Living by ideas

A C Grayling: The Mystery of Things
Phoenix/Orion 2004

… so we’ll live,
And pray, and sing, and tell old tales, and laugh
At gilded butterflies, and hear poor rogues
Talk of court news; and we’ll talk with them too,
Who loses and who wins; who’s in, who’s out;
And take upon’s the mystery of things,
As if we were God’s spies.
King Lear

This thoroughly enjoyable as well as informative collection of over fifty essays and reviews by the philosopher A C Grayling (its title inspired by Shakespeare) perfectly illustrates both the wide range of his interests and his ability to write engagingly, in a style that neither talks down to his audience nor spares them his sometimes forthright views.

At the time of writing he is extremely active on social media decrying the disaster that is Brexit, taking British politicians to task over their wilful decisions and canvassing for a People’s Vote; but — even though you could argue this overshadows his day job — differing philosophies are actually at the heart of this make-or-break point in the UK’s history; and it’s important to distinguish between rational arguments and emotional responses, which of course is the job of the philosopher.

Unsurprisingly, then, The Mystery of Things also wanders the borderlands between reason and emotion. The first (and longest) section treats with the arts, from architecture to visual media, from film to drama and from language to literature. Some pieces ramble pleasantly without a firm conclusion — how should we pronounce the surname variously written as Bruegel, Breughel and Brueghel, for example? — while others gently question the aesthetics of much modern architecture or discourse on William Burroughs and on Shakespeare, on Austen and on the Brontës and on Goethe, on Latin and on French.

After ‘A Miscellany of Arts’ Grayling goes on to ‘Aspects of History’, and here he casts his net equally wide, whether discussing the Bible as history, Hannibal traversing the Alps, Machiavelli, anti-Semitism or, indeed, The History of Philosophy: “Isaiah Berlin once remarked that what philosophers do in the privacy of their studies can change the course of history,” he writes, going on to suggest that Berlin’s thesis is “wholly generalisable”:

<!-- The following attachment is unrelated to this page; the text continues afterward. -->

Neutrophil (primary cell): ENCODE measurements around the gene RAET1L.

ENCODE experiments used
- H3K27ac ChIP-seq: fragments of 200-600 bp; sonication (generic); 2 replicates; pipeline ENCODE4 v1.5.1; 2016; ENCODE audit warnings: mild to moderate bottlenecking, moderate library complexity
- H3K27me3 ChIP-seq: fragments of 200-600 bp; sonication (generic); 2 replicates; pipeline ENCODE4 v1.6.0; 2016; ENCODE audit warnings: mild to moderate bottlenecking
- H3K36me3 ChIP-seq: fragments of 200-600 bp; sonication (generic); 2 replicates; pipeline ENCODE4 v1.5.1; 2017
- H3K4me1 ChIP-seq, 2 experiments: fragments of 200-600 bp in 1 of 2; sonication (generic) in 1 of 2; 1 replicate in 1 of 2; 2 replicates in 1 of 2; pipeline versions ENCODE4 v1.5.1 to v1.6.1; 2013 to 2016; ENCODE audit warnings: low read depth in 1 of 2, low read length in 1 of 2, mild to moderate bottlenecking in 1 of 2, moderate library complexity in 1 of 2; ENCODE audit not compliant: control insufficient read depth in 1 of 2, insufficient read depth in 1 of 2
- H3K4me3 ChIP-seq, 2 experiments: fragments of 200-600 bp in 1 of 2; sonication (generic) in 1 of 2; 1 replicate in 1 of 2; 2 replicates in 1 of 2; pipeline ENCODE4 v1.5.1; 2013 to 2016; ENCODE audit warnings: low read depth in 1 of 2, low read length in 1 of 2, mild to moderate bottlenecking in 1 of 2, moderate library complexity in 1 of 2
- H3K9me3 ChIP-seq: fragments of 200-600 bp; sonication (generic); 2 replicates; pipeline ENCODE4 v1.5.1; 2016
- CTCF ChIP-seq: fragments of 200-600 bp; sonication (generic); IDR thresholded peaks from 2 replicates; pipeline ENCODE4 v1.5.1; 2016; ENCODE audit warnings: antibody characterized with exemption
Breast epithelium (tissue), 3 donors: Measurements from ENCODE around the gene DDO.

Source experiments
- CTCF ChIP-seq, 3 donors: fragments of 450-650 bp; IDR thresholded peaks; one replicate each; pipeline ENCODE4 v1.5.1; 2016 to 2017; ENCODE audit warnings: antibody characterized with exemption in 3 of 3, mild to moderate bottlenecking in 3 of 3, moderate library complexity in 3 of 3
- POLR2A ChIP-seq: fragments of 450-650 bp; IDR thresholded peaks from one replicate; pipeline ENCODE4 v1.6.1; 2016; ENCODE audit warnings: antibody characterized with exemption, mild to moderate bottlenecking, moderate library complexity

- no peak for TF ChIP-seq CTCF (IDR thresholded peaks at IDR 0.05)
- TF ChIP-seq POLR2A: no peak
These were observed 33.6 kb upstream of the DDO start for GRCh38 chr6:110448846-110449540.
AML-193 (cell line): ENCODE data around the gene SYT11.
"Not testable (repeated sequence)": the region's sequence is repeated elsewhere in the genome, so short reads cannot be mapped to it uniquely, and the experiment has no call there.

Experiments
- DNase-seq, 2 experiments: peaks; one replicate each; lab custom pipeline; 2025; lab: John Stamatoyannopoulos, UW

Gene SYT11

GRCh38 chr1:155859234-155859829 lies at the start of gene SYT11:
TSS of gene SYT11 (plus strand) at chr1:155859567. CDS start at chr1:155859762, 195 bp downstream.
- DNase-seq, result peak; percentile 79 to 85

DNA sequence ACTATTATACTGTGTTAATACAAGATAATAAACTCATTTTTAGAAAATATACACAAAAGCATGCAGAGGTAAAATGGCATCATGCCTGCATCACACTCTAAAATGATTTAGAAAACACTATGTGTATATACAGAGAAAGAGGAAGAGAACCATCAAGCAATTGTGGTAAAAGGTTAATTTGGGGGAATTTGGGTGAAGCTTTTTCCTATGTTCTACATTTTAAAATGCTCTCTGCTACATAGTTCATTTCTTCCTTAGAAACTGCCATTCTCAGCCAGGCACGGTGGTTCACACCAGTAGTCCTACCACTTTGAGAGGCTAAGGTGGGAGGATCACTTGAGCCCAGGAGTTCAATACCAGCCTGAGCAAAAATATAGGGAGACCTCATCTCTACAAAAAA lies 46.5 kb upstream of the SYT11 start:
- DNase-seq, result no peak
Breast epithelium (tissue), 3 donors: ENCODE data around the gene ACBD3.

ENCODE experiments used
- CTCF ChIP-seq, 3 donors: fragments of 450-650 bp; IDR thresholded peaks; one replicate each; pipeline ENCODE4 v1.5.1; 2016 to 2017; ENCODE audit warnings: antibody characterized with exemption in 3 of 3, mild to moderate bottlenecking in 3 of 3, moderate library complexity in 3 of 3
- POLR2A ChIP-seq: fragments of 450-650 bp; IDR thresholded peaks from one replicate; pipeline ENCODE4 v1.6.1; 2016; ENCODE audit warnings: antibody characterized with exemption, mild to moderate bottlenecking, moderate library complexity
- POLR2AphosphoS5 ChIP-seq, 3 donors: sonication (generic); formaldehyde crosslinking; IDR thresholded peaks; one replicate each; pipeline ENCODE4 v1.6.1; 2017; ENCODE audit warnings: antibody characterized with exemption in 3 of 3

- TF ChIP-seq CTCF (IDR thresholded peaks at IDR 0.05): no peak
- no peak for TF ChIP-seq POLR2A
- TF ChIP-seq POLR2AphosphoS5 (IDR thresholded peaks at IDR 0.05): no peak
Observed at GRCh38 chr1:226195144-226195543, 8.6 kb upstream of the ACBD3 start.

… for humanity lives by ideas, and many if not indeed most of the conflicts and turmoils, revolutions and resurgences that mark the epochs of history are driven by philosophies — often half baked and usually less than half understood, dreadfully oversimplified when turned into slogans for mass consumption, and invariably destined to harden into stone if adopted by ruling establishments, so that to disagree with them is to risk all forms of punishment up to and including death.

Grayling’s final section, ‘Spectating Science’ similarly surveys a broad landscape: “I am not a scientist, but an admiring and fascinated observer of science, who tries to act upon the belief that all non-scientists should take an interest […] in what is happening in its major branches.” On this admirable basis he plunges into quantum matters and genetics, wades through the murky waters of anti-science and alien abductions, examines the life scientific of Galileo, Newton and Marie Curie, and runs the gamut from human consciousness to life elsewhere in the universe.

It’s hard not to continually quote not just sentences but whole passages. It indubitably helps that I’m largely in agreement with his points of view, as for example when he writes that for humankind to become “a fraternity intent on saving itself and improving its mutual lot […] reason and kindness would have to flourish greatly at the expense of superstition, tribalism, enmities, greed and fear” — even as he acknowledges that it is “a hopeless-seeming prospect”.

But philosophy is not an airy-fairy pursuit, whatever the nay-sayers assert: “Knowledge,” he declares in his introduction, “is a great treasure, but there is one thing higher than knowledge, and that is understanding.” If philosophy translates as ‘a love of wisdom’ I’d rather be wise and understanding before the event than after. Forewarned is fore-armed, as they say: we, as what Lear called ‘God’s spies’, would therefore be in a position to do our damnedest to persuade others of the horrors that face us all if we continue our thoughtless race towards Armageddon.


2018 Ultimate Reading Challenge: a book about philosophy

Also, in a nod to Nonfiction November, I shall try to include a couple more NF titles this month even though I shan’t be following the programmed cues

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14 thoughts on “Living by ideas

  1. A.C. Grayling is a great favourite of mine. “The God Argument” is, to use your words, enjoyable and engaging as well as being utterly lucid and humane. And he has excellent hair!